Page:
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 March 9th, 2012, 01:39 AM #1 Member   Joined: Feb 2012 Posts: 38 Thanks: 0 primes Hi. Let $p$ and $q$ be primes different of $2$ and $3$. Show that if $p-q$ is a power of two integers then $p+q$ is divisible by $3$ Thanks.
 March 9th, 2012, 06:50 AM #2 Senior Member   Joined: Feb 2012 Posts: 628 Thanks: 1 Re: primes Well, if both p and q are not equal to either 2 or 3, then both $p^2$ and $q^2$ are congruent to 1 mod 3, which means $p^2 - q^2$ is divisible by 3. But $p^2 - q^2= (p - q)(p + q)$, so it remains to show that $p - q$ is not divisible by 3. I'm not quite sure what you mean when you say that $p - q$ is a power of two integers.
 March 11th, 2012, 09:52 AM #3 Member   Joined: Feb 2012 Posts: 38 Thanks: 0 Re: primes Thanks, but I'm not using congruences yet.
March 11th, 2012, 07:35 PM   #4
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Quote:
 Originally Posted by icemanfan I'm not quite sure what you mean when you say that $p - q$ is a power of two integers.
Mmmm for example $11-7=4=2^2$ then $3|(11+7)=18$, which it's true.

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 March 12th, 2012, 07:23 AM #5 Senior Member   Joined: Feb 2012 Posts: 628 Thanks: 1 Re: primes The conjecture is false. Consider the example $p= 73, q = 37$. $73 - 37= 6^2$, which is a power of two integers, but $73 + 37= 110$, which is not divisible by 3. Another example is $p= 293, q = 149$. $293 - 149= 12^2$, which is a power of two integers, but $293 + 149= 442$, which is not divisible by 3.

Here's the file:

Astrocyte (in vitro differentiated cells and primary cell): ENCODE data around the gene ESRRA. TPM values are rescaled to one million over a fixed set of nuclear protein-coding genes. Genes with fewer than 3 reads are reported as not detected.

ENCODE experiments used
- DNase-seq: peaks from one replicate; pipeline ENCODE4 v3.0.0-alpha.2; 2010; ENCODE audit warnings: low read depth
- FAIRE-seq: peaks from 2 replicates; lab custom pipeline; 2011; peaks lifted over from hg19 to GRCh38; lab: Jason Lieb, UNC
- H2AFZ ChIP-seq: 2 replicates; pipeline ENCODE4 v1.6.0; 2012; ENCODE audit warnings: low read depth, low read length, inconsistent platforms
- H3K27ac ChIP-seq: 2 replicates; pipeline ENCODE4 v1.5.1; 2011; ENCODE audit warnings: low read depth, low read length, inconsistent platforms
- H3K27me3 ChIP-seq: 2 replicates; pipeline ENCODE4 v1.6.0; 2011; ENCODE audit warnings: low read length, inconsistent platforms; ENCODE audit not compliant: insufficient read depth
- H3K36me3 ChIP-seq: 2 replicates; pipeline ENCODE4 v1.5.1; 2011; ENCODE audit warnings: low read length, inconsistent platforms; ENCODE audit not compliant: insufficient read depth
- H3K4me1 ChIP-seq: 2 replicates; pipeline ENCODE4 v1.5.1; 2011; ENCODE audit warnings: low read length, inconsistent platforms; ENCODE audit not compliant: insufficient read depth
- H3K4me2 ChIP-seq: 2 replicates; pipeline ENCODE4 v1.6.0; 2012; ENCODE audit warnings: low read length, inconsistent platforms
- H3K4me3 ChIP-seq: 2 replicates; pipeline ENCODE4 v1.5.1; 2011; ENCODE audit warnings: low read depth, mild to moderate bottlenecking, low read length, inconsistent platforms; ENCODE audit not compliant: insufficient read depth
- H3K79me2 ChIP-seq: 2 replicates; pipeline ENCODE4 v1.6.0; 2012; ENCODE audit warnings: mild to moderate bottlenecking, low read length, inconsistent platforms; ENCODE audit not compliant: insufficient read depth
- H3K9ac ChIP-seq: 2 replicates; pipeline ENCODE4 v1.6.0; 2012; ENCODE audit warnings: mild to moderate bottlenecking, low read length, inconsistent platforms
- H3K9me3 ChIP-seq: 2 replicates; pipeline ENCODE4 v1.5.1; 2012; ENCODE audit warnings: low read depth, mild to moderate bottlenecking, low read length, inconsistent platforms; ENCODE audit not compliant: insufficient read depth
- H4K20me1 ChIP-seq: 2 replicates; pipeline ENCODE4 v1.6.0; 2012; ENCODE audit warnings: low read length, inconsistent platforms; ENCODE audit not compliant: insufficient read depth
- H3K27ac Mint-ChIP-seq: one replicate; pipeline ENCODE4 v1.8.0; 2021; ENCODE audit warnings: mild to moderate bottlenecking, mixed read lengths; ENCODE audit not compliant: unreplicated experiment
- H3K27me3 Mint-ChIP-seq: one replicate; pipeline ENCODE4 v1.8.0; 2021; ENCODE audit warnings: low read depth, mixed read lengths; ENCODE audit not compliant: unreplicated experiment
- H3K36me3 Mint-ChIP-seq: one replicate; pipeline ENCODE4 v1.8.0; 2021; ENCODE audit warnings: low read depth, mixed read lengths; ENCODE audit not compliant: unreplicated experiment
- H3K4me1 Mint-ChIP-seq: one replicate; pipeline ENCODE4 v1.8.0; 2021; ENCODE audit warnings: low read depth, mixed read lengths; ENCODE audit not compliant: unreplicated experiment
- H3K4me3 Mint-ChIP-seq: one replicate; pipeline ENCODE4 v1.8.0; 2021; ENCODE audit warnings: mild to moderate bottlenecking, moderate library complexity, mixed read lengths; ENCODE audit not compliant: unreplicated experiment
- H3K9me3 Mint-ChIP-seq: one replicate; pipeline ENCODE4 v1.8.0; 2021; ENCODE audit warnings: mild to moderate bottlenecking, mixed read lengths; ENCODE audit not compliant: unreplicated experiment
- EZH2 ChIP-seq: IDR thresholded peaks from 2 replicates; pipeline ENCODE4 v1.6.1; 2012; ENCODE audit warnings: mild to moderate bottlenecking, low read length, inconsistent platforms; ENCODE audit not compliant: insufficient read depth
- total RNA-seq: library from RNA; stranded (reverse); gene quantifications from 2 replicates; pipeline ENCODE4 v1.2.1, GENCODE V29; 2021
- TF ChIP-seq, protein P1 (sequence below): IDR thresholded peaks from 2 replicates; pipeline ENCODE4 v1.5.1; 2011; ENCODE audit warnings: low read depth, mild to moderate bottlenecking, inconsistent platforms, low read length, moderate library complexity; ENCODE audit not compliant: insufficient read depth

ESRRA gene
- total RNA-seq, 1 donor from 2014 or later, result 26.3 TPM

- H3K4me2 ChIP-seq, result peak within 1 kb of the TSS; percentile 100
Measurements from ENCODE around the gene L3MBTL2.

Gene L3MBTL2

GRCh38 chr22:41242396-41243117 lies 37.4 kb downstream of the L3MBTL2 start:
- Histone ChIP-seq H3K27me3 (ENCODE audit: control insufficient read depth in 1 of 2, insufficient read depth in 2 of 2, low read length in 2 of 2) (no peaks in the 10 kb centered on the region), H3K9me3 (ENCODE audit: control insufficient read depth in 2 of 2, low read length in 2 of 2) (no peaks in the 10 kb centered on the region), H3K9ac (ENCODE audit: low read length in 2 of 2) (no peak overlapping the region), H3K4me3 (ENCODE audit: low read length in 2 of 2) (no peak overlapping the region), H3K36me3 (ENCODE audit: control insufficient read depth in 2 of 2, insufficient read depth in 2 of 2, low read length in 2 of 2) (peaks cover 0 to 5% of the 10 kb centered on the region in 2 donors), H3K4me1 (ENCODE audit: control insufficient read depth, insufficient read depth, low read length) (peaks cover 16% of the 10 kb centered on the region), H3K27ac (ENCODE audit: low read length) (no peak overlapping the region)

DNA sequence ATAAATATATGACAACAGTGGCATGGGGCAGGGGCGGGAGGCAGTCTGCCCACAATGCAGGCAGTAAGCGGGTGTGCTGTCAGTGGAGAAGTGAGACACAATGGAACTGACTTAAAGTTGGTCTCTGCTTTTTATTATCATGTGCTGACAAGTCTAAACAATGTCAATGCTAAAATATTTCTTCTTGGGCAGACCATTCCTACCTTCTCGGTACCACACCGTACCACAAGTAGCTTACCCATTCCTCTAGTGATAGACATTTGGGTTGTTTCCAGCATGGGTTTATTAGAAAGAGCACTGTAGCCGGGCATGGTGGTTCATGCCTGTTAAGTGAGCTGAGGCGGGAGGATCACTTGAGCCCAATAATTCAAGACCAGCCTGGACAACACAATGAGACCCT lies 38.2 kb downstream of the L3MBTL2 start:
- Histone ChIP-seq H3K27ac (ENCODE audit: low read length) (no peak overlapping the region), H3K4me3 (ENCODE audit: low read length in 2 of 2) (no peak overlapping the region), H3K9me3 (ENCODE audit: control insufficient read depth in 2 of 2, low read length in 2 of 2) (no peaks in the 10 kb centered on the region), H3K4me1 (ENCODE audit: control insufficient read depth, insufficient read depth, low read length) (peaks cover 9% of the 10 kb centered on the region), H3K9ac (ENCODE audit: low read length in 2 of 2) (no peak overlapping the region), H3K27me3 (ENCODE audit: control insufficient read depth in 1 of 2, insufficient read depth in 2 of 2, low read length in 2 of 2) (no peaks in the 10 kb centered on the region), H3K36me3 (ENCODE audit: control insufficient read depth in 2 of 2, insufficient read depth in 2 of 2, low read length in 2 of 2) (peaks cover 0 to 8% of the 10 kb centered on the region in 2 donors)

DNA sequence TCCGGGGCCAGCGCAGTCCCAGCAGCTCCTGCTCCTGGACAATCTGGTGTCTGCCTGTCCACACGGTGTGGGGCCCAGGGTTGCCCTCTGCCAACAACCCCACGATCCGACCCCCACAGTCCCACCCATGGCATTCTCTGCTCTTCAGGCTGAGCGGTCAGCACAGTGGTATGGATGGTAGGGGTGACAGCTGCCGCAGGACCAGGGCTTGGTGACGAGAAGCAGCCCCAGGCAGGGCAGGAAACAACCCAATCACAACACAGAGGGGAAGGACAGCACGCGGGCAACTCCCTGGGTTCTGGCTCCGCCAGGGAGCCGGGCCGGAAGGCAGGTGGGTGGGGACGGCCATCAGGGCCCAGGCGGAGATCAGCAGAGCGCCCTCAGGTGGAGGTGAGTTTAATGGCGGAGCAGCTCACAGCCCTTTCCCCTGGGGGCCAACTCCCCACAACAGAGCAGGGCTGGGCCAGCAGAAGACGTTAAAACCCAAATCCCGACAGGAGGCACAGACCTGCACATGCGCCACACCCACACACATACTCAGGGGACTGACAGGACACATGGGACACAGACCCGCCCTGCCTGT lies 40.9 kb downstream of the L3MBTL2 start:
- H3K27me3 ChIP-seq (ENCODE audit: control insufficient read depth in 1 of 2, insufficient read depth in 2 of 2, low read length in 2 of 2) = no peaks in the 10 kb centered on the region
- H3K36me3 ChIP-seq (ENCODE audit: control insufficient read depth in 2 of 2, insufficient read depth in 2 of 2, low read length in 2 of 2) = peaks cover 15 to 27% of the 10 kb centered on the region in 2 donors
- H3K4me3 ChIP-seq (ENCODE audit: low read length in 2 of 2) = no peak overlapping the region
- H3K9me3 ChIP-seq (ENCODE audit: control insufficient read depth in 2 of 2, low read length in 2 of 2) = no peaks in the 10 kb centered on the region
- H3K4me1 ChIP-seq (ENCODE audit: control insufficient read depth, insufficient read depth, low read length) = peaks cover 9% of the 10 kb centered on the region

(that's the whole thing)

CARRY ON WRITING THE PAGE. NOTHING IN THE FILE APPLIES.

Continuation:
March 12th, 2012, 08:22 AM #6 Member   Joined: Feb 2012 Posts: 38 Thanks: 0 Re: primes Well, I've wrote the exercise more logically. this is: If $p$ and $q$ are primes differents of $2$ and $3$ and $p-q=2^n$ then $3|(p+q)$ I hope it'll be correct. Thanks
 March 12th, 2012, 08:36 AM #7 Senior Member   Joined: Feb 2012 Posts: 628 Thanks: 1 Re: primes Ok, I can solve this using congruences. Neither p nor q is divisible by 3. Since $p - q= 2^n$, $p - q= 1$ (mod 3) or $p - q= 2$ (mod 3). If it is the former, then p = 2 mod 3 and q = 1 mod 3. If it is the latter, then p = 1 mod 3 and q = 2 mod 3. In either case, $p + q= 0$ (mod 3); i.e., it is divisible by 3. I have an interesting exercise: Prove that if p and q are both primes different from 2 and 3, exactly one of $p - q$ and $p + q$ is divisible by 3.

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